And it's autumn now, so I'm gonna go crazy with cassoulets and stew o__~

          2. j
            jzerocsk Sep 28, 2009 06:58 AM

            6Qt seems too small even to boil a pound of pasta...come to think of it, for small amounts of pasta for just my wife and me we usually use a 4Qt sauce pan!

            I think my smallest is 8 or 10. It's one of those things that you might not use THAT often, but boy are you glad you have it when you need it! Mine mostly gets used for boiling pasta, potatoes, corn or other large objects. Occasionally gets used for brining or boiling pretzels/bagels, too.

            1 Reply
            1. re: jzerocsk
              n
              Normandie Sep 28, 2009 07:16 AM

              I use a six-quart stock pot for my pasta, jzerocsk. It's fine for one package, for dinner just for my family. I don't think I'd do more than a pound at once in it, though. So if someone entertains a lot, and includes pasta on *those* menus, he or she might want something larger for those occasions.

            2. d
              Dee S Sep 27, 2009 06:05 PM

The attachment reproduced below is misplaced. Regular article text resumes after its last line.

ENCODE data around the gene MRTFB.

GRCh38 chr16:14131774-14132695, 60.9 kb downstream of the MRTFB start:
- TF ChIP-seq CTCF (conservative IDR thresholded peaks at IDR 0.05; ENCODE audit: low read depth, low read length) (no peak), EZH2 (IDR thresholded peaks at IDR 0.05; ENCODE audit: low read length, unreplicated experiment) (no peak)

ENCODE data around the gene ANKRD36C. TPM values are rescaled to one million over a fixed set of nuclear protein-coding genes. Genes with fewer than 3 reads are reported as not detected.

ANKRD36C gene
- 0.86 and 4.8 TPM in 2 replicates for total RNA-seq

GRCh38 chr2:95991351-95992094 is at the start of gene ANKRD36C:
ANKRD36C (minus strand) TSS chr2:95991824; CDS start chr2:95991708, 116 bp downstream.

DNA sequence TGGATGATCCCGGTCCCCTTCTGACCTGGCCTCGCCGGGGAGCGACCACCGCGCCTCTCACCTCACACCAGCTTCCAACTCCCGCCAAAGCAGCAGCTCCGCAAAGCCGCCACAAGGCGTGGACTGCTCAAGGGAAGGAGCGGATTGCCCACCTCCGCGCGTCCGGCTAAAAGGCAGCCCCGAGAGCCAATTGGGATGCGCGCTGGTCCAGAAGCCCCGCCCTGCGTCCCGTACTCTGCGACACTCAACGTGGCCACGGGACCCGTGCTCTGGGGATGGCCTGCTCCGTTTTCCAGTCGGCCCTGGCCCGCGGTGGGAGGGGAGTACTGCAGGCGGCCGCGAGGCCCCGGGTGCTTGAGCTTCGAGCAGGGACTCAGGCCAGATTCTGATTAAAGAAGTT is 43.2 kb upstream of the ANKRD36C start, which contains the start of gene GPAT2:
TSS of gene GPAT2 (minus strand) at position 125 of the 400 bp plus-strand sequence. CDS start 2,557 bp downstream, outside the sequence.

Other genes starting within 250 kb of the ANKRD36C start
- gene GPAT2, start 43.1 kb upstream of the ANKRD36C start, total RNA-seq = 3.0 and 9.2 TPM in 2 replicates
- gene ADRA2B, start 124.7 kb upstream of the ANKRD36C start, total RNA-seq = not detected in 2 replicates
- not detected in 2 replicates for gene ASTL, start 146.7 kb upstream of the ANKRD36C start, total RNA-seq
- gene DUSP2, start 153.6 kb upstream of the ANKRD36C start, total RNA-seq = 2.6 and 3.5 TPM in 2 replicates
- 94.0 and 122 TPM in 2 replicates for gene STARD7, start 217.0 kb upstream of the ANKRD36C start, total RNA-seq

Yes, I think you do. I'm a family of 2 and have several sizes; here are there general uses.

              5 qt - Boiling water for Pasta or small batches of pasta sauce. I have two of these; one is Magnalite (anodized) and one is cheap-o stainless. Cheap-o gets most of the use.
              8 qt - Small batch of gumbo
              12 qt - most commonly used to make stock
              16 16 - normal batch of gumbo; normal batch of chil; larger batch of stock

              I have separate pots for water bath canning (both pint and quart) along with a 6 qt presser cooker. I also have a 6-3/4 qt Le Creuset oval for braising.

              I used to have a 32 qt but gave it up, since I can manage fine with the 12 and 16 qt pots for large batches. I have a *ton* of cookware!

              1. alanbarnes Sep 27, 2009 04:49 PM